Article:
But that is only one veil. There is a deeper significance to it all which is to see that it is alluding to the development of the Self. on one level Jesus can be equated to the sun, yes and certainly christmas is set at the time the sun goes down to the lowest point on its journey south before being reborn to bring longer warmer days again but he also represents the Self that must be enthroned in the Holy city of jerusalem which is to say in the temple of your mind

 

Those like the rev taylor locked only in a mechanistic conception of these things are trapped in left brain imbalance

 

Yes there is more to it - the Solar symbology is just one aspect to it. There are many other layers of knowledge, I know some of them, perhaps not all of them, the Bible is an astounding piece of work.

 

You haven't read my thread. You don't know me, your making assumptions and they are wrong. So, carry on Mac.

 

 

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2 minutes ago, TheConsultant said:

is the ramblings of a moron. That will be understood across the world at some stage. Its accurate up to a point and then falls flat on its face.

 

It falls flat on its face at the premise. So they have to invoke 'Special Relativity' to get round it then we use 'Relativity' nano seconds after the Big Bang to explain it. I had one clown trying to tell me with Quantum Mechanics they can tell what happened before the Big Bang. Lol. I set him straight.

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To understand the elites Baal worship (which is also echoed in the behaviour of the medical fraternity who are pushing the whole covid agenda and the midazolam/morphine medical murder) you just need to understand that they are locked in the 'left brain' which is to say that under the 'randomness' principle in this diagram. The trap those dark occultists fall into is that they identify ego-consciousness with the Self and as a result they fall into moral reletavism which in turn leads to eugencism and the behaviour we are seeing from bill gates and his ilk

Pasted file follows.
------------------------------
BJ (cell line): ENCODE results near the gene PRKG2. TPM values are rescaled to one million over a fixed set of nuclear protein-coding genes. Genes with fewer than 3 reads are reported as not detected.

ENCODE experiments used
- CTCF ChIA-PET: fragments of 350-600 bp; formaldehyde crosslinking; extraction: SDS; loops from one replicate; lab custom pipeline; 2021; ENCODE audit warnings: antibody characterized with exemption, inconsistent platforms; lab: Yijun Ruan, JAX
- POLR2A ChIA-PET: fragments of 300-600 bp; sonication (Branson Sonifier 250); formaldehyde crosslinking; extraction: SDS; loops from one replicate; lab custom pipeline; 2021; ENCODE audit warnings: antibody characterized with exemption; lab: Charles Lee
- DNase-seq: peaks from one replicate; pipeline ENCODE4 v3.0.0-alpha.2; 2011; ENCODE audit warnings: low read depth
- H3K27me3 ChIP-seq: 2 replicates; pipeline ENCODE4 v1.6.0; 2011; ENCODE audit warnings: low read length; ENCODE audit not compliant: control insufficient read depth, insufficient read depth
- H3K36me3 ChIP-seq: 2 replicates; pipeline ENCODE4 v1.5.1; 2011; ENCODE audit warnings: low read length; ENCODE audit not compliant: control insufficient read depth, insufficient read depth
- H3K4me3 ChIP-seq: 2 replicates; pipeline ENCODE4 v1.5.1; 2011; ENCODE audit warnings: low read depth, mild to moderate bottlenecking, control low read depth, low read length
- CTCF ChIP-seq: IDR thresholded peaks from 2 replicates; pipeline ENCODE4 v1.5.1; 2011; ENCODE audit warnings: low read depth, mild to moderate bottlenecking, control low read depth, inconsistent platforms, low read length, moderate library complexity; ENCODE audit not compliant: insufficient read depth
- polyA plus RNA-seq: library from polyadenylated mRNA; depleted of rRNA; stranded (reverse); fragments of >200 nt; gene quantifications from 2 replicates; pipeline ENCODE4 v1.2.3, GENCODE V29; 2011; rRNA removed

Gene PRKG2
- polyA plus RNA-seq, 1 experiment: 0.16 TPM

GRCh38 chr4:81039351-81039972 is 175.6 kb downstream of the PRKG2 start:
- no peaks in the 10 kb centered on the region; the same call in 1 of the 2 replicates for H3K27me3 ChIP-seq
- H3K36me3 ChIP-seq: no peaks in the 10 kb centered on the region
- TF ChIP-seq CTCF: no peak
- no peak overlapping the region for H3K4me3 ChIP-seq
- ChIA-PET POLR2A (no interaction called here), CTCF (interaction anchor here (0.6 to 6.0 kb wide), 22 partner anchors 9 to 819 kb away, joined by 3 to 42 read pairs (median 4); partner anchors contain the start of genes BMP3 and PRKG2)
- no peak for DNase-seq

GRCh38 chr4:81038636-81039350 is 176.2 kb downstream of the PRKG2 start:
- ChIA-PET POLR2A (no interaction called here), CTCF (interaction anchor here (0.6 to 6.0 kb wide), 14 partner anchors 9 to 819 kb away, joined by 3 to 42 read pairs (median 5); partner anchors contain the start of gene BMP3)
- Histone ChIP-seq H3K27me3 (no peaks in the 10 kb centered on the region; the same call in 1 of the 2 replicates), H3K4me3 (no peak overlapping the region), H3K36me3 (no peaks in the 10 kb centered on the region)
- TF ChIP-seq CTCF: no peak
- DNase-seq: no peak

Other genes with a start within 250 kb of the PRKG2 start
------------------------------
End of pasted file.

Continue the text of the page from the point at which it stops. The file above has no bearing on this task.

e9d9b9eb7126ac6cd9a82c3475f7a320--cognit

 

 

Edited by Macnamara
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1 hour ago, Macnamara said:

To understand the elites Baal worship (which is also echoed in the behaviour of the medical fraternity who are pushing the whole covid agenda and the midazolam/morphine medical murder) you just need to understand that they are locked in the 'left brain' which is to say that under the 'randomness' principle in this diagram. The trap those dark occultists fall into is that they identify ego-consciousness with the Self and as a result they fall into moral reletavism which in turn leads to eugencism and the behaviour we are seeing from bill gates and his ilk

 

e9d9b9eb7126ac6cd9a82c3475f7a320--cognit

 

Cheers for this Mac, I find the whole debate between free will & determinism heavy going and this illustrates some of the difficulties I have with the topic.

 
For example, putting free will into the random side suggests that what I think of as my free thinking and decision-making faculty is nothing more than random noise and therefore not capable of creating knowledge. Pure randomness doesn't really sound like free will at all. On the subject of moral relativism all I can add is that at least relativism can be demonstrated, whereas I've never yet seen a convincing proof of moral absolutism. Maybe that's my lack of education somewhere, I dunno.  

 
On the determinist side, saying that free will doesn't exist sounds contrarian because we need freedom of thought to discriminate between truth and falsehood; if our thoughts are determined, we can't really investigate anything because the whole process is pre-determined and we won't 'know' if it's true or not. So there's no point making any truth claims (but we can't stop ourselves from making them either!).  Also, if free will doesn't exist then how come it's claimed that God has the will to control things? We're in the same difficulty as claiming that God is the creator: but if so who creates God? 
   
I'm not trying to debate this difficult topic in detail here, which would derail the topic again. But the link with Baal worship is a new angle to me. You're suggesting a synthesis between the two sides which is interesting, as I've never felt happy with a simple dilemma of free will vs determinism - neither is satisfactory yet it's hard to articulate a good alternative. 

Edited by Campion